Sudbury, Ontario, Canada – Science North CEO Jim Marchbank has announced that he will step down from leadership of the science centre on May 6, 2011. Marchbank has been CEO of Science North since March of 1987 and will be in his 25th year as CEO when he leaves the position.
Marchbank says now is a good time for the science centre to have new leadership. “When the science centre reopens in March we will have completed the biggest ever exhibit change at Science North. We have now successfully launched an expanded outreach program across the North. We have a great staff team and we are financially stable. This is great time for new ideas, new enthusiasm and new leadership”, said Marchbank.
Marchbank joined Science North two years before it opened in March, 1982, as Director of Development. When he became CEO 5 years later the young science centre had a staff of 42 and a budget of $3.2 million. Today it has almost 100 full-time staff and a budget of almost $18 million.
Marchbank has led a continuously changing science centre. First, it expanded to take over the former Bell Grove arena and convert it to a special exhibits hall. Then it added the F.Jean MacLeod Butterfly Gallery and an IMAX® theatre. Marchbank also led the development of the $22 million Dynamic Earth project and most recently added a digital Planetarium to the science centre’s group of attractions.
Under Marchbank’s leadership the science centre has developed a major export business selling and leasing exhibits. Exhibits have been sold to centres as far afield as Singapore, Sweden, Scotland and Barbados. Science North travelling exhibits have toured all of North America. Its first travelling exhibit, Discovering Chimpanzees, was seen by more than 2.1 million people.
Marchbank led Science North to begin the production and distribution of IMAX films. He served as Executive Producer of three of those films; Jane Goodall’s Wild Chimpanzees, Gold Fever and Mysteries of the Great Lakes.
Jim Marchbank has been recognized for his work as a recipient of the 125th Anniversary of the Confederation of Canada Medal and the Outstanding Lifetime Achievement Award of the Canadian Association of Science Centres. He was recently presented one of Laurentian University’s 50 Alumni Achievement Awards celebrating the university’s 50-year history. He received an Honourary Doctorate from Sudbury’s Thorneloe University in 2006.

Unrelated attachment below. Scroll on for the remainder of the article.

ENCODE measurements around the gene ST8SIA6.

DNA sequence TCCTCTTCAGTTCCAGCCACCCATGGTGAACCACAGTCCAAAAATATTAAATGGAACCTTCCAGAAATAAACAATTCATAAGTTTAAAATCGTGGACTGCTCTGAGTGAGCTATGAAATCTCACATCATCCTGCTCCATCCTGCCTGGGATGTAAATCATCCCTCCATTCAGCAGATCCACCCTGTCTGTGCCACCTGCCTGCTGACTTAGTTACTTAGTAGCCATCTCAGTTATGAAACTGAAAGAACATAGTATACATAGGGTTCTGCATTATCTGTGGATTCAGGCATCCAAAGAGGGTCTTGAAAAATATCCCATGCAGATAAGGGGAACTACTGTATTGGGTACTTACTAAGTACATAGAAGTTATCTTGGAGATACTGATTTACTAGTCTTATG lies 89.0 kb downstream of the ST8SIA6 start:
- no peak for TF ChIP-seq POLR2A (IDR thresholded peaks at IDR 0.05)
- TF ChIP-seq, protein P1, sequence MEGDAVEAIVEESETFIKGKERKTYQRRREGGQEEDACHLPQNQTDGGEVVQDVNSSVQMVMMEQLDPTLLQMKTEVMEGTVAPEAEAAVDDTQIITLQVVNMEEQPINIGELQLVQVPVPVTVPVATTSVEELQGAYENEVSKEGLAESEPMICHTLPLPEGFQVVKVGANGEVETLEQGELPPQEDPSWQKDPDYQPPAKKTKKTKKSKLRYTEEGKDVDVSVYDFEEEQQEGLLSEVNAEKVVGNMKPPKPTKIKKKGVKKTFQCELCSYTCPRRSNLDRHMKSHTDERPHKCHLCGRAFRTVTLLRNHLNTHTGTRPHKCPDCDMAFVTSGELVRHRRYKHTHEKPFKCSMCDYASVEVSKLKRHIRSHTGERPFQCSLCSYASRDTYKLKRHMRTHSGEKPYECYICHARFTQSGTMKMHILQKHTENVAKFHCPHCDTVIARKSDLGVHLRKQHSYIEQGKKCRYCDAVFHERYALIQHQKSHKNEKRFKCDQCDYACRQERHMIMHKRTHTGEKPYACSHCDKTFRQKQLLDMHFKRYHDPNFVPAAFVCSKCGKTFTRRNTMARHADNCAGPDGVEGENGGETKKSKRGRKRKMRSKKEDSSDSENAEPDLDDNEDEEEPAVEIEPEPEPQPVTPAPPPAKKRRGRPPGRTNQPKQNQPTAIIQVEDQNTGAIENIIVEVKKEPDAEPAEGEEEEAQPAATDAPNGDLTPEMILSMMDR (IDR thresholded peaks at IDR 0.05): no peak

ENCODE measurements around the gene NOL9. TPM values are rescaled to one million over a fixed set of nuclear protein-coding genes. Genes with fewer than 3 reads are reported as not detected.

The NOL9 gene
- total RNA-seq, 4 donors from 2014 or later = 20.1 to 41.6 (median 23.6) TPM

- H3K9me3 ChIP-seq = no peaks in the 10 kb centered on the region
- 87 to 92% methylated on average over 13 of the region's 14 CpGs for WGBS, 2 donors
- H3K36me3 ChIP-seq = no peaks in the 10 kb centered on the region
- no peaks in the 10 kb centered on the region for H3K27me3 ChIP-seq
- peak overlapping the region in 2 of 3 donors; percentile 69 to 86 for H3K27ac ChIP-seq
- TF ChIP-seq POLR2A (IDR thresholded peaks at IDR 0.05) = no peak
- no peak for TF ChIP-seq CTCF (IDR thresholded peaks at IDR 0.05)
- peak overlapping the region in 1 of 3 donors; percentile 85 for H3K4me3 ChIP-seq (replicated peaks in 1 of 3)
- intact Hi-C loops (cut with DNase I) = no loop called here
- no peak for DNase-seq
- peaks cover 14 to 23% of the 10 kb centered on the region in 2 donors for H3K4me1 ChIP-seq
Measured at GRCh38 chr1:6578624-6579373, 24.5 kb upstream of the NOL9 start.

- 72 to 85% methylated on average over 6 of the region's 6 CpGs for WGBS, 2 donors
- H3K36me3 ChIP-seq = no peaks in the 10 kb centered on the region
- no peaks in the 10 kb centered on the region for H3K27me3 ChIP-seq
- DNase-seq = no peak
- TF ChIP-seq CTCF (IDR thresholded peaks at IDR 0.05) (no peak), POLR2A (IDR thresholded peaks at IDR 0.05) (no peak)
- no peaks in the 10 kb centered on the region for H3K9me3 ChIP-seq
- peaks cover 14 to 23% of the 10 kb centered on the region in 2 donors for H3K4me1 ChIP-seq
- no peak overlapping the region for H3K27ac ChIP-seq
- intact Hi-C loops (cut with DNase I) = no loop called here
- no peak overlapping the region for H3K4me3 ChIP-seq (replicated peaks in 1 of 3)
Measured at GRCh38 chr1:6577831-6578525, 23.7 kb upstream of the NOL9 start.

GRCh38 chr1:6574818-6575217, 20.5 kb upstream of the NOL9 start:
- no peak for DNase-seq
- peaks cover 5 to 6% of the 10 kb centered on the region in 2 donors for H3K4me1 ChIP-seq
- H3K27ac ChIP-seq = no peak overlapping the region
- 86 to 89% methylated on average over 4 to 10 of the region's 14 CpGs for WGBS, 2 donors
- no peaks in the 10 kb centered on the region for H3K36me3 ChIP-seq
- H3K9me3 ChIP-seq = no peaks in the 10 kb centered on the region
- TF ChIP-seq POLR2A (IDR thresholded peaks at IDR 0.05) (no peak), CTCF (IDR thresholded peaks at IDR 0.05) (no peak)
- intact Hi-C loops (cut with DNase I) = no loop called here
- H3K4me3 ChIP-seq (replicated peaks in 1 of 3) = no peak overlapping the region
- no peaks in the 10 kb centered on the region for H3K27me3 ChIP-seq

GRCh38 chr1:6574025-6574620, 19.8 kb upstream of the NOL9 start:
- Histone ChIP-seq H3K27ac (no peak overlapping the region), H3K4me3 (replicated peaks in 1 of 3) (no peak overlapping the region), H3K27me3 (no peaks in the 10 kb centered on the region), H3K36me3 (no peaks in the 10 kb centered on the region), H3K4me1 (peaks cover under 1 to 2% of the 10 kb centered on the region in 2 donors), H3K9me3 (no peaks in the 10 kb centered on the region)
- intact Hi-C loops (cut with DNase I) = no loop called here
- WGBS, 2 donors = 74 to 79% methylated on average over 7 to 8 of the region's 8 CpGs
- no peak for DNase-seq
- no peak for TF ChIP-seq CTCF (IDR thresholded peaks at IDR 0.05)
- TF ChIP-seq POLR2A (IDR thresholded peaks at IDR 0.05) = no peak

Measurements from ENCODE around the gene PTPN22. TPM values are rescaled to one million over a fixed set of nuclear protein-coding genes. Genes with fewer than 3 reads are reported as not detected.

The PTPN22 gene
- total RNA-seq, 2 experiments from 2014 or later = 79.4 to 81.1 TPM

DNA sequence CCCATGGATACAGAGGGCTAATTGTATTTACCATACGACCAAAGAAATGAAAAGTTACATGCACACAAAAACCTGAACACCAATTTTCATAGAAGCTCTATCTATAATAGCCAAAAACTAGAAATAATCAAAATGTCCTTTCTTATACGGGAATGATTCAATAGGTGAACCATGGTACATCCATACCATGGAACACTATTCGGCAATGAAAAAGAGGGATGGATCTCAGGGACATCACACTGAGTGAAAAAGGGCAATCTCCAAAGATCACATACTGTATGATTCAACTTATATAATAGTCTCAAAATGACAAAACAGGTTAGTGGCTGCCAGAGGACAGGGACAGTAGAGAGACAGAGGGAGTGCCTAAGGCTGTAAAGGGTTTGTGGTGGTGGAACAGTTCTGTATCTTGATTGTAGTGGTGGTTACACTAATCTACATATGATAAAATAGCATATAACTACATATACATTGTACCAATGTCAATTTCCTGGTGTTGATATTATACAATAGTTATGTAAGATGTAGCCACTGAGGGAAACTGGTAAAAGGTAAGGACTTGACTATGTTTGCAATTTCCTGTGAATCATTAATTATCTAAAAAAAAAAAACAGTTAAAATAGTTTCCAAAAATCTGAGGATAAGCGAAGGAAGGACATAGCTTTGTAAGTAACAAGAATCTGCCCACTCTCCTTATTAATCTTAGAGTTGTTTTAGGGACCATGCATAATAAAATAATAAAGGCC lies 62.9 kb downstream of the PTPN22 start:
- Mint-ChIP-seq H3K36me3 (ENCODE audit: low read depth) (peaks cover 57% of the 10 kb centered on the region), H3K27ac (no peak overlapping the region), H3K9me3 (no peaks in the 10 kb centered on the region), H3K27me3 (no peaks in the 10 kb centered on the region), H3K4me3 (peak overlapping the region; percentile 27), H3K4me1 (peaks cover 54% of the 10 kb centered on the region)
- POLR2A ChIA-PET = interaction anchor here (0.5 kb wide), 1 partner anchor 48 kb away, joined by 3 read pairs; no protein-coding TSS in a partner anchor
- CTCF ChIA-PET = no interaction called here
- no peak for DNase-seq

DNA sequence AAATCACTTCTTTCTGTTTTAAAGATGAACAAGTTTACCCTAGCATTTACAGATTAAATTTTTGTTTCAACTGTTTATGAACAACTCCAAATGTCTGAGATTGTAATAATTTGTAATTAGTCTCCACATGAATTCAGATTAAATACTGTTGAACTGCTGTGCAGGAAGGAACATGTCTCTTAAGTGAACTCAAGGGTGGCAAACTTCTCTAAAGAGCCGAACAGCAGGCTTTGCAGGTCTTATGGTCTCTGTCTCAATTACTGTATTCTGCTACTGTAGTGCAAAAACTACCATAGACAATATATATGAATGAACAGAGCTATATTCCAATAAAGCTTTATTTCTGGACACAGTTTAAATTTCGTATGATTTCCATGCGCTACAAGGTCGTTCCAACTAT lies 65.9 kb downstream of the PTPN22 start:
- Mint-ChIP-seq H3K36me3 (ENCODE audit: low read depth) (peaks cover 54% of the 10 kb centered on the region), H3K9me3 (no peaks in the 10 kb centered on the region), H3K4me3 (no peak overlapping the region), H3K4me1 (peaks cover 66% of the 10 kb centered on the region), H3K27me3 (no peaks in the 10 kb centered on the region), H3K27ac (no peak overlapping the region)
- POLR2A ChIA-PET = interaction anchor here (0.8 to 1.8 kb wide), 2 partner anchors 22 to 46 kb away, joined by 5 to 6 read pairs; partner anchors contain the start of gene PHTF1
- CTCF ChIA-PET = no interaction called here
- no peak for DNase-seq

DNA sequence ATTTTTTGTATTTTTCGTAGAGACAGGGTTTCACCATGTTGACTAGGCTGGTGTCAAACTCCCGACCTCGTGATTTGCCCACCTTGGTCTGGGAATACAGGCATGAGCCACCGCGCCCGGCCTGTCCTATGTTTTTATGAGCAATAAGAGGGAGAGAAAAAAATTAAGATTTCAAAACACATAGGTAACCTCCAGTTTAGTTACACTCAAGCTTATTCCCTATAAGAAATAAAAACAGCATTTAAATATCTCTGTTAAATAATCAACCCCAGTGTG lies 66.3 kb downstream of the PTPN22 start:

Marchbank says he is moving to a new phase of his career. “I plan to take the summer off but after that I will be out looking for work. I don’t plan another full-time long term job but I think I could offer my experience through part-time, short term or consulting work in the science centre, and cultural and tourism industry sectors both in Canada and abroad. I look forward to new professional challenges”, said Marchbank.
Marchbank credits the success of Science North to others. “Science North enjoys tremendous community support. It has a great Board which encourages innovation. And it has the best, most creative staff of any science centre, anywhere. Those ingredients have been the key to past success and will be the foundation of the ongoing success of Science North.”
Science North Chair Scott Lund paid tribute to Jim Marchbank’s leadership at Science North over the past quarter century. “Jim has always ensured the science centre has clear and focused goals that were shared by the whole organization. He has always seen opportunities to match our goals with government funding initiatives. And, he’s always ensured our great staff team delivers on the centre’s promises. Those have been the leadership ingredients which enable Science North to be recognized worldwide as a leader in informal science learning”, said Lund.
Lund says the Science North Board will soon begin a search process for a new CEO. It plans to have a new CEO appointed before Jim Marchbank leaves the job on May 6.